Shiloh Missionary Baptist Church continues to help its members recover from recent Louisiana flooding.
According to The Advocate, approximately 110,000 homes were affected by the flood; 140 of these families are members of Shiloh.
“Shiloh is a church that is 144 years old and has had 4 pastors. It started it in Spanish Town and just kept going; the church has 1,800 members that span 4-5 generations”, said volunteer and member of Shiloh, Patsy Wilkerson, in a recent interview.
Shiloh was one of many churches and volunteer organizations who poured into the Baton Rouge community to aid in the flood aftermath.
The church was able to provide clothing, backpacks, plastic containers, cleaning supplies, cases of water, wipes, diapers, and many more of the essentials lost during the flood.
For eight weeks, the church provided hot meals for anyone who walked in and even delivered meals to its members that are unable to travel.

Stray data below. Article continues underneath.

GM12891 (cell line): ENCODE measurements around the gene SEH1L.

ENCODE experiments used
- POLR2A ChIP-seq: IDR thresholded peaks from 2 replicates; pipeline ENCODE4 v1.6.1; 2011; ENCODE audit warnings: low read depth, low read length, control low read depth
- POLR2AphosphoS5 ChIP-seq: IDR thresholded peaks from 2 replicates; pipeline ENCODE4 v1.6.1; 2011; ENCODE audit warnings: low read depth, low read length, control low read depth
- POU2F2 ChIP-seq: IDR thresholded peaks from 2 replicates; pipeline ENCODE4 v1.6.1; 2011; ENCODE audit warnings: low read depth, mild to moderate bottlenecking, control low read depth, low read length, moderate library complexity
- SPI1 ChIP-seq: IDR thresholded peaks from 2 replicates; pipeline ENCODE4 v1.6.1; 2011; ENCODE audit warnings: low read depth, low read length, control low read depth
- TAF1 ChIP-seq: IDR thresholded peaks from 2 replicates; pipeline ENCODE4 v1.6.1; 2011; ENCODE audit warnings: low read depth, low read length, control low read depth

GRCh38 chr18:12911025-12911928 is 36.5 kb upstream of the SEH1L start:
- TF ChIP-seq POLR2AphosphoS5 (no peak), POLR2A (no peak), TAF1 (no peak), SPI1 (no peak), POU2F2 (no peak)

Much like many other volunteer organizations, Shiloh also provides moving and gutting assistance, and continues to help spray homes for mold. A few weeks ago, the church organized its members and members of the community for a community-wide outreach where more than 95 homes were successfully gutted and sprayed for mold.
The church set up workstations and assisted survivors in registering with the Federal Emergency Management Agency, F.E.M.A., and emergency food stamps. They provide housing, transportation, and even monetary donations to members of their congregation.
Shiloh is still accepting cleaning supplies and is expecting a supply truck containing, “mops, brooms, buckets, and lots of bleach”, said Patsy Wilkerson.
Their clothing drive, however, has been closed and the remaining items will be sent to Haiti to aid in their relief.
In their efforts to restore the community, Shiloh “will continue to stay connected to our members. We call them once a week and have an updated list of where they are living.”
Shiloh plans to further its restoration efforts during the holiday season as well and will match flood survivors with other members of the church for Thanksgiving and Christmas.